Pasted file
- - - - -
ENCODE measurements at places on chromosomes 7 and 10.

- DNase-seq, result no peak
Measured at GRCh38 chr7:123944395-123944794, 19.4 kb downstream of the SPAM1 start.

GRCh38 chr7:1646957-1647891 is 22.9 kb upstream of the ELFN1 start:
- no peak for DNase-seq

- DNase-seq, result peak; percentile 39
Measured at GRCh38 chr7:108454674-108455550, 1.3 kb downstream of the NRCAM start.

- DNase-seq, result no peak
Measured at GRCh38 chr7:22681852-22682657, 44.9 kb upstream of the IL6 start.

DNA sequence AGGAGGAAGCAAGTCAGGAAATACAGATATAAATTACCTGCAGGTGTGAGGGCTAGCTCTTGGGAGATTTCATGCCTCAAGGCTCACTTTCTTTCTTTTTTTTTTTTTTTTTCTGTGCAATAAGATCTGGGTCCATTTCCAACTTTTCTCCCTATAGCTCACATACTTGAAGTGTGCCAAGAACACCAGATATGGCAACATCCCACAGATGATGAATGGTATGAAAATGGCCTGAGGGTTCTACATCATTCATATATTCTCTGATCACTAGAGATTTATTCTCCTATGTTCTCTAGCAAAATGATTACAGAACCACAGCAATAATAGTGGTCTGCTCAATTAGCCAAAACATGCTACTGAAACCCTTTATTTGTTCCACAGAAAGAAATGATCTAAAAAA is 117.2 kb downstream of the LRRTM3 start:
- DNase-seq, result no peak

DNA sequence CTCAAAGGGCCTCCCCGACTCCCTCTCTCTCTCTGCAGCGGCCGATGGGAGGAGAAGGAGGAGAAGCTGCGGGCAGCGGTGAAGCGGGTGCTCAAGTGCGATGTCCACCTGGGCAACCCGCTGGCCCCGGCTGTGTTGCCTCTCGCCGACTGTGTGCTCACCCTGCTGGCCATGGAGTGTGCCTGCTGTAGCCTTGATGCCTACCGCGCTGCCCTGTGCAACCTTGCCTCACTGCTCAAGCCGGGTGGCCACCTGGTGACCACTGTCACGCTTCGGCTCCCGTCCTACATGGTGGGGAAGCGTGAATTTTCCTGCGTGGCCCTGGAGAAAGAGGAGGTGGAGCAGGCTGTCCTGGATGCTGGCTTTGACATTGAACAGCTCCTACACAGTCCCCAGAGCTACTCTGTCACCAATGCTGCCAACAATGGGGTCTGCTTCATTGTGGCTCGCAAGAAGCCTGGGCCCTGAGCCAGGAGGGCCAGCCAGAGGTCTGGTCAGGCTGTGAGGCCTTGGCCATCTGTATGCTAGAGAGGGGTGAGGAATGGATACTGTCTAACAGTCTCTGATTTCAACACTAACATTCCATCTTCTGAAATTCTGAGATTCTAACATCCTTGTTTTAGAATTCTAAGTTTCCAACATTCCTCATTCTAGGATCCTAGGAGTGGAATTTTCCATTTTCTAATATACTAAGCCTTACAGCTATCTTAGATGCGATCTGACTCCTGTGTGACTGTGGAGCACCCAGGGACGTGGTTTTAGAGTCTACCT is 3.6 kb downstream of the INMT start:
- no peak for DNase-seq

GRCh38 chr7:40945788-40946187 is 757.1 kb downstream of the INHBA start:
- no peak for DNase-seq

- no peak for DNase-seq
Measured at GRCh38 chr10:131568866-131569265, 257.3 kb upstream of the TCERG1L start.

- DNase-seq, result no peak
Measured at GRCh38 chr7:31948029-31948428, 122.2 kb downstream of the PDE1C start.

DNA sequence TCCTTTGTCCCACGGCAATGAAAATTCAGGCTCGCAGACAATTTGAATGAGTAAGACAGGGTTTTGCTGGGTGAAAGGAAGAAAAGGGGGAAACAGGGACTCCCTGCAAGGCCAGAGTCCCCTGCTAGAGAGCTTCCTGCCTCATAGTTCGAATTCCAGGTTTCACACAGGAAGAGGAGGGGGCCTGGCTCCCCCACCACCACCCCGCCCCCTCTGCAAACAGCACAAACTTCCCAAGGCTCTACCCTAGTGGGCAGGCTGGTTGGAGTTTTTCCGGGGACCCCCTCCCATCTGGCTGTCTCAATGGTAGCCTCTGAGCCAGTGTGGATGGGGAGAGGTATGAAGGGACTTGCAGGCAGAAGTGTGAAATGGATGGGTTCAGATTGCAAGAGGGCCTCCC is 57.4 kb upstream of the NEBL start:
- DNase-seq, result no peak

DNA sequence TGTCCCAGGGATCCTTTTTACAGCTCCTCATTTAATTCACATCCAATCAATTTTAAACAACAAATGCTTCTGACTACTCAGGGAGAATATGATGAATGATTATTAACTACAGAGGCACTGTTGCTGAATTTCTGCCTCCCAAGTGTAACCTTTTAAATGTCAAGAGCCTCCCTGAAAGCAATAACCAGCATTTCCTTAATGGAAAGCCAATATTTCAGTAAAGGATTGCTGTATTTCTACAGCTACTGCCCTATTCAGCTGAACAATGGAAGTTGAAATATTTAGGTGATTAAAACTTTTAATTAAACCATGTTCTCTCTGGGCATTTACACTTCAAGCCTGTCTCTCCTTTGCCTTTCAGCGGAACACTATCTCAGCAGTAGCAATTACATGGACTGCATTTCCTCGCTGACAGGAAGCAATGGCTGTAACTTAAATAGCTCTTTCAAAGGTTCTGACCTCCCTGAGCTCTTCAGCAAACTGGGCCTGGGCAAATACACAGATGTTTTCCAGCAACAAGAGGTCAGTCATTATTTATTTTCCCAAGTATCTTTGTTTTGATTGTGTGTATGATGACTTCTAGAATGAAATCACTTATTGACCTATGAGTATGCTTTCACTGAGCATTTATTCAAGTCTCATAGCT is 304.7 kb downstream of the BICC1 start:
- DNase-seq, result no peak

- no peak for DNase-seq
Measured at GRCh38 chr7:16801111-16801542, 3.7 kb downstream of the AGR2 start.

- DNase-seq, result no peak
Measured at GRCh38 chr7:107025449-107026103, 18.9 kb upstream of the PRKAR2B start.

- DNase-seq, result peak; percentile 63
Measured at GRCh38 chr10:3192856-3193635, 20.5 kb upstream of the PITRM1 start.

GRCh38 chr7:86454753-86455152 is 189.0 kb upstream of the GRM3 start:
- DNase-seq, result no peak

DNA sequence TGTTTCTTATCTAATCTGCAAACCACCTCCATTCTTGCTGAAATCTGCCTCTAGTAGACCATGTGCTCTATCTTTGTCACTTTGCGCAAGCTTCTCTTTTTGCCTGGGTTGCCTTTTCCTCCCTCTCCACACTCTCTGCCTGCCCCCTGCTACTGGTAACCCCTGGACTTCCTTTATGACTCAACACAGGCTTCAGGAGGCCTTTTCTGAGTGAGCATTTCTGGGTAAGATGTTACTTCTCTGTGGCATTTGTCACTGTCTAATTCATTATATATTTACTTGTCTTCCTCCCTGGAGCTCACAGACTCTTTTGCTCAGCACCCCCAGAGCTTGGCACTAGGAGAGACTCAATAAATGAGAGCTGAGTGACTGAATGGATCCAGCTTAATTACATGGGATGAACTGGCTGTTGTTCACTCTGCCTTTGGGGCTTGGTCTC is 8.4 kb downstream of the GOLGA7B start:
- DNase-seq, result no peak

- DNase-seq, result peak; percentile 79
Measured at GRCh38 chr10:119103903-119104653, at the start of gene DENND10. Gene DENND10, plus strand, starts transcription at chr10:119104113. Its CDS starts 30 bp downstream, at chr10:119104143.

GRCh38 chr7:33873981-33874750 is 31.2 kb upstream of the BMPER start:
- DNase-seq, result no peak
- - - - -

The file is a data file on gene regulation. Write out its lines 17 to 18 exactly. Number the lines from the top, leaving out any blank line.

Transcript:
Measured at GRCh38 chr10:131568866-131569265, 257.3 kb upstream of the TCERG1L start.

- DNase-seq, result no peak